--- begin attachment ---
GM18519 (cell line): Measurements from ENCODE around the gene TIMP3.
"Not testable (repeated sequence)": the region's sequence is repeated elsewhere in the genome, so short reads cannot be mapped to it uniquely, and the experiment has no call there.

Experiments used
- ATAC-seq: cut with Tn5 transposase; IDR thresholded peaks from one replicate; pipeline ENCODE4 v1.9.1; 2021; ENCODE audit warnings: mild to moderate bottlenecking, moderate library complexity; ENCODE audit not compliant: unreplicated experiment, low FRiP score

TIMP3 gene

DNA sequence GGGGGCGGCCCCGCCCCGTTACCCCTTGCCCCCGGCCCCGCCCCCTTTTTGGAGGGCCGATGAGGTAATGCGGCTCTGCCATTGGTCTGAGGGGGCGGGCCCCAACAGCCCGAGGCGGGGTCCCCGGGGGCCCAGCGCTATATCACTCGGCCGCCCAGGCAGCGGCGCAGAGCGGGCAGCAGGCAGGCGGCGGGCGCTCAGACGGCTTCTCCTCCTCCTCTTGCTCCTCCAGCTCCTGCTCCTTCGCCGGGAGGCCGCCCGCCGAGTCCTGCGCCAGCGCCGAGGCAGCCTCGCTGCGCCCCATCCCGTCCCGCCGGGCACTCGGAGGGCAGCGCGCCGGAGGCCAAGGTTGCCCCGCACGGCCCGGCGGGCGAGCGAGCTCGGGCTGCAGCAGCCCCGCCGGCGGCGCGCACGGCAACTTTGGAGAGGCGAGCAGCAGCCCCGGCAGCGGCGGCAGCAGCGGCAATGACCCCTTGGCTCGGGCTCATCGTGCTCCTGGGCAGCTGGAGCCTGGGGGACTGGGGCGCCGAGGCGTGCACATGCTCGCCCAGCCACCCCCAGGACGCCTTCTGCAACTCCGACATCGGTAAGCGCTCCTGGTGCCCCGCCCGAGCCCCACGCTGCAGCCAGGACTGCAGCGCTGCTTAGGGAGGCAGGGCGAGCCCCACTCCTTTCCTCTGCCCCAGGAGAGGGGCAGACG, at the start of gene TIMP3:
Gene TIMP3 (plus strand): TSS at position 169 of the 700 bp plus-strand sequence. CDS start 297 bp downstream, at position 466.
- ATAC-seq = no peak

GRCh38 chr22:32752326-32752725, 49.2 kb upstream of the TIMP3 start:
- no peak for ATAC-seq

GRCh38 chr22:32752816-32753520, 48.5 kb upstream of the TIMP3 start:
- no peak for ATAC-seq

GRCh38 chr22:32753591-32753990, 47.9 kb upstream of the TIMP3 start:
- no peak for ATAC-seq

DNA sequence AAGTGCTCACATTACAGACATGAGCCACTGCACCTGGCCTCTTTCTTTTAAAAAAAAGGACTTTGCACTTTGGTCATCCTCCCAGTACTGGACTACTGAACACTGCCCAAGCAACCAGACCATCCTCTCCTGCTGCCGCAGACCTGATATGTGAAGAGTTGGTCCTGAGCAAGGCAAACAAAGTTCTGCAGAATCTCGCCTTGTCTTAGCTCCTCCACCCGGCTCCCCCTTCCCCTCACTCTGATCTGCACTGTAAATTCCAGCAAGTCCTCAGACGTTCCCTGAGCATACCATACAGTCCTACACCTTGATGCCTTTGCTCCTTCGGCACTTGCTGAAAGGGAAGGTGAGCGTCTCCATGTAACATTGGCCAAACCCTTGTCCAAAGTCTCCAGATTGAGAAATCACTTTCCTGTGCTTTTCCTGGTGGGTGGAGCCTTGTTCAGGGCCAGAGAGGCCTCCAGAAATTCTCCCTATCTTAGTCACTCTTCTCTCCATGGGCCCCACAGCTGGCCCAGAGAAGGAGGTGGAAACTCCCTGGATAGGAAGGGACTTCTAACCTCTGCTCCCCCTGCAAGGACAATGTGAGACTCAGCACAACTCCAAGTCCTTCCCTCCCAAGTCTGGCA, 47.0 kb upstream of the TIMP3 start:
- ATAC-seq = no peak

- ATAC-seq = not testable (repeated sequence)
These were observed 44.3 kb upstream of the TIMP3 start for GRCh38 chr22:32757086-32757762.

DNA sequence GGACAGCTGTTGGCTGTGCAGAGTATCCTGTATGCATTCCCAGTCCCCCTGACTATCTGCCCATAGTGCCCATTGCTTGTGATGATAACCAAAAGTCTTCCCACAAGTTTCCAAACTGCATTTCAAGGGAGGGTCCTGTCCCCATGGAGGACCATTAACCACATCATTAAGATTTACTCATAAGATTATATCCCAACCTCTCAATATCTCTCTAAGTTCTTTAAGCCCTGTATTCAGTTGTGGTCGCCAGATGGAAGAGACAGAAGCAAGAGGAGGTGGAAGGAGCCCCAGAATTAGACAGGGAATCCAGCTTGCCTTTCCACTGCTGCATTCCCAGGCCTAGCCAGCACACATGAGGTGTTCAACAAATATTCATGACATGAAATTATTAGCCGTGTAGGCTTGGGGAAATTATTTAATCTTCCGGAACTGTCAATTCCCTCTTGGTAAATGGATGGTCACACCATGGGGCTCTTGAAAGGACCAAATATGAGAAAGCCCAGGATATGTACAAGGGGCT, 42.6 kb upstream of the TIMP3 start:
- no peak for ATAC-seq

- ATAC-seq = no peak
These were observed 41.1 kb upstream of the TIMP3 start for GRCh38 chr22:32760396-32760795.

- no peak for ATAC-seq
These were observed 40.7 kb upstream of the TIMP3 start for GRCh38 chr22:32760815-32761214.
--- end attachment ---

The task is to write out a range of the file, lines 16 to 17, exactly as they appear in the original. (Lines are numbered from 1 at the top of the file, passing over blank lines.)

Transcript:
- ATAC-seq = no peak

- ATAC-seq = not testable (repeated sequence)